GUEST POST: This post was written by our newest MarketMeSuite intern @Words2live. There's a lot of buzz going on around influence and Klout changes, so we tasked Andrea with going beyond the buzz and find out what's really behind being "influential."
The last time I used the phrase "social influence" in a face-to-face conversation at a business luncheon for small businesses, one of the owners sighed:
"Another buzzword they want to stick down on our throats."
"Well," I told her, "you know online marketing? PR? Elevator pitch? ROI? Sustainability? They are all buzzwords. Because like it or not, they are part of our business success."
But she's made me think: buzzwords have a negative baggage. Are you really aware what social influence is? Why is it important and how can you use it to your advantage? Let me share some quick tips with you how to turn it to your advantage.
1. What is it?
The term, social influence is vague in nature. The best explanation from a sociological point of view defines three stages and various models of social influence but for us, let's just stick to the basic definition. In general, it has two main areas:
- fans, followers linked to you (newsletter subscribers, twitter followers, fans of your facebook page etc.)
- reactions you get from them (comments, mentions, retweets, backlinks etc.)
2. Why do you need it?
"The responsibility of the influencer is to create buzz, drive sales and increase traffic." - Michael Cohn It's all to get customers in the door and make their stay enjoyable. It's adding your name to the blender so that when a problem comes up, potential customers will think of you. It's making you stand out in the large scale competition that we all face today. It's letting people know who you are, what you do and how you've helped others.
3. How to improve it?
a) Influential people (organizations) move people.
They motivate others to take action. In business terms it doesn't only mean custom. It also means to get people be the ambassadors of your product/service, to share their positive experience proudly. So if others share your tweet/post or publicly like/1+ your page, that's a good sign. Make it easy for them to do so. Keep those buttons available at the end of the post, let them follow you in the sidebar, promote these options and you'll be ahead of the competition - even Guardian makes it difficult to share their articles.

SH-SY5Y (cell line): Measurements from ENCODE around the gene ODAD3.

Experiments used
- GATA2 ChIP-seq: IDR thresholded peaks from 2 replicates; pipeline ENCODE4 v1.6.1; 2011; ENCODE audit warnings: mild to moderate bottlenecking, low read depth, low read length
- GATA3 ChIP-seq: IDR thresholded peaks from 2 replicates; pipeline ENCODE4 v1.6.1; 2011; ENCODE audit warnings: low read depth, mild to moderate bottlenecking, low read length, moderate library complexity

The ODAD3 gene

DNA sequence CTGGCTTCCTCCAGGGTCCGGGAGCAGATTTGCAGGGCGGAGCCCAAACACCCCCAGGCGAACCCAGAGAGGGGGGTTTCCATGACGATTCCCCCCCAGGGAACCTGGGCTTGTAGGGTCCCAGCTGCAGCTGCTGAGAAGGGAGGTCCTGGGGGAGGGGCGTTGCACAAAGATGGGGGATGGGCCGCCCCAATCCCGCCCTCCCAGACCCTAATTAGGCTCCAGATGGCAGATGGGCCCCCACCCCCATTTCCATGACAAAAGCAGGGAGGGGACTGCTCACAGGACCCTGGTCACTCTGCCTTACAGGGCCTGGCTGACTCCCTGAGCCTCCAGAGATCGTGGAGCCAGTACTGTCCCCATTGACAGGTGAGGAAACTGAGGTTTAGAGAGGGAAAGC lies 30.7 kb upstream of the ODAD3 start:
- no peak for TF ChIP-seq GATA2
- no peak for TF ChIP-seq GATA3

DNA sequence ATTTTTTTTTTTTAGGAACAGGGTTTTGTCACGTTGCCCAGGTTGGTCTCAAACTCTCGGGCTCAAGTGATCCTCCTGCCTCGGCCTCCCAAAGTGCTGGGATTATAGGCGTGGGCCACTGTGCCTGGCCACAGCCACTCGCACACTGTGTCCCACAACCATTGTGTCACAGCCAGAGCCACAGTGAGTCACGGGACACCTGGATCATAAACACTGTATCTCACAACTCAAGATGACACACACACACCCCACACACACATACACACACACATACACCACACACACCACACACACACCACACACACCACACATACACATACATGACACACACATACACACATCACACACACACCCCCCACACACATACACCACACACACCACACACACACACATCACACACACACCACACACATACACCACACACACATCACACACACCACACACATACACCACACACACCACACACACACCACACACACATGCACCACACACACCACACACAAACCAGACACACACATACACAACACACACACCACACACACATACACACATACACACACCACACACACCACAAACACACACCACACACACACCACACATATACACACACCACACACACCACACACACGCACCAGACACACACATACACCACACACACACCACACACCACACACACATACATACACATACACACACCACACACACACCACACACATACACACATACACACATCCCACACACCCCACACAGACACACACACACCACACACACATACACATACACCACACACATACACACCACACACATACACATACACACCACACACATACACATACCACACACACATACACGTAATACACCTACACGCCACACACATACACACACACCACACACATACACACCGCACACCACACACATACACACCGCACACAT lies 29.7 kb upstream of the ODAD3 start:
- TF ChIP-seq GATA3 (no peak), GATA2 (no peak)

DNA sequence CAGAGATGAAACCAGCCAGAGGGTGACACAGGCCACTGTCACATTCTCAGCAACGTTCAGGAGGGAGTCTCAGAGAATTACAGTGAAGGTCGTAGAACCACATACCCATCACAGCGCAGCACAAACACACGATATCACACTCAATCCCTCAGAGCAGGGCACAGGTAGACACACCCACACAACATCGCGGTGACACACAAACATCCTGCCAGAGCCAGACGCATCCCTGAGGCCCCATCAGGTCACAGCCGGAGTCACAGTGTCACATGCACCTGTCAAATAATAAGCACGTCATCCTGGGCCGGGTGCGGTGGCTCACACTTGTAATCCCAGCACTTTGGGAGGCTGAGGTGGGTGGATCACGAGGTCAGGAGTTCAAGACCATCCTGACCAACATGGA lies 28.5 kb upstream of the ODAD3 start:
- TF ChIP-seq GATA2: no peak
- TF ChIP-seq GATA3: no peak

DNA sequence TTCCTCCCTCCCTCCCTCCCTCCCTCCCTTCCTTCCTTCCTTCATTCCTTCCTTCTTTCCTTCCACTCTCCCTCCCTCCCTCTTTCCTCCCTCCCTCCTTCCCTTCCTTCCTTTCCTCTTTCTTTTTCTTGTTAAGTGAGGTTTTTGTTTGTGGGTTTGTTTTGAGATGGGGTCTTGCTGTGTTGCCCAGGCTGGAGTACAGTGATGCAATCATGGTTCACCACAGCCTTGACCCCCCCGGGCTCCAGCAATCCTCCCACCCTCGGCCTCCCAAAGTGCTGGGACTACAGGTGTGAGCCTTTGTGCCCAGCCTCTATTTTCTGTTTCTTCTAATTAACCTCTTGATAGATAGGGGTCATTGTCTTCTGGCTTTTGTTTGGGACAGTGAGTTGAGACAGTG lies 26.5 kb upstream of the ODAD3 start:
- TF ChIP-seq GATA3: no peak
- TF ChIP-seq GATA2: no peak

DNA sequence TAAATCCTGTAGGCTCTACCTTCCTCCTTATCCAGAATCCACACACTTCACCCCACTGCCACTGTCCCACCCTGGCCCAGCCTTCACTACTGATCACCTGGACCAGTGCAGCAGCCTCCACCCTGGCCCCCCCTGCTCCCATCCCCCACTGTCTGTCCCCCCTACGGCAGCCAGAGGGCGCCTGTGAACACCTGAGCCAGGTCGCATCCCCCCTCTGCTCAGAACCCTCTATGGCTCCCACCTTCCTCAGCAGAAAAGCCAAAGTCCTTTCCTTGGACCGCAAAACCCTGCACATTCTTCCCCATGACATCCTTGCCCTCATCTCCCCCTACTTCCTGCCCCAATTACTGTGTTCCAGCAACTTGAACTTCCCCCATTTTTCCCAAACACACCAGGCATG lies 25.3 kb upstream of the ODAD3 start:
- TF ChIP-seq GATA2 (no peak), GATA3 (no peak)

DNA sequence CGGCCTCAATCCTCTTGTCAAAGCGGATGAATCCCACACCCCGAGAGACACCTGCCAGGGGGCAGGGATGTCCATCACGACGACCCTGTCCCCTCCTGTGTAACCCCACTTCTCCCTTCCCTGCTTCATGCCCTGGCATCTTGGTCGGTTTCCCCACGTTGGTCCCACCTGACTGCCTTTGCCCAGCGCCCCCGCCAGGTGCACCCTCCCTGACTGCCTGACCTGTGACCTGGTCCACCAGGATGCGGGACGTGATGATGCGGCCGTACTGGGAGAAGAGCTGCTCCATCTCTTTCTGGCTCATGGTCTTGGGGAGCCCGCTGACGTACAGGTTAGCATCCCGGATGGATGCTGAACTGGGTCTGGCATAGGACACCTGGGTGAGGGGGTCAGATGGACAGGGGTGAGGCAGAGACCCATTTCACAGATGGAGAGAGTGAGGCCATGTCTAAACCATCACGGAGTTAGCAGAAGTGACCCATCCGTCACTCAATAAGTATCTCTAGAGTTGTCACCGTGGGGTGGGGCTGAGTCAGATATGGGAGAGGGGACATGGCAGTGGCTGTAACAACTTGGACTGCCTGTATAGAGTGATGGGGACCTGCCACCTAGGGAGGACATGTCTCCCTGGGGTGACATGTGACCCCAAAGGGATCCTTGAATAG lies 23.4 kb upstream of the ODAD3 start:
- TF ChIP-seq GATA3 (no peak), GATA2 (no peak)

b) Build co-operation and partnerships.
Reciprocated favours create a bond that's a basis for a long-term relationship. If you help a customer with a problem that's not related to your business, they will appreciate the genuine interest you took in them. They won't forget it. If somebody asks a question in your feed, that's outside of your expertise, take a moment to think of who/what do you know that could help them. Even just re-sharing the problem can bring them closer to a solution.
c) Have dialogues with others (as opposed to monologues) and listen carefully.
Sometimes customers don't know what they want - remember, you're the expert, you know the inside outs of that particular area, they've got other things in mind. So talk to them, reply to them and read between the lines. Follow the conversations you have with that person, don't let a question hanging in the air, and reply to comments as often as you can. Some applications, like MarketMeSuite allow you to find and start conversations automatically, but don't use it as a sweeping method - the key to social media is individuality, not mass marketing.
d) Track the results.
Just like you follow up on the results on your other marketing methods, an advertisement campaign, a specific price reduction etc., you have to measure your social impact as well. Each media gives you numerous options for measurement: Facebook Analytics, Google+ Ripples, and Klout score on Twitter. With the latter, you have the option to check other people's Klout score as well, giving you plenty of options on how to use it:
- you can place yourself among the competition
- you can focus on the most influential customers
- you can follow up the changes a marketing campaign brings along.
e) Be the best you can.
That's probably the most important: be genuine. Don't try to be someone you're not, and even though there is an official field to play in, individual voices are highly appreciated by social media users. It's a noisy platform - you can't stand out by trying to be louder than others, you have to be different. Yes, social influence is a trendy buzzwords these days. But there's a lot to learn about how to use it the best way. What's your favourite best practice that you've seen or used yourself?
Who Wrote This Post?
Andrea is a fabulous MarketMeSuite intern, the social media marketing dashboard. And big news... we're now free! Please get it free here. Influence metric fans be sure to check out our influence integration!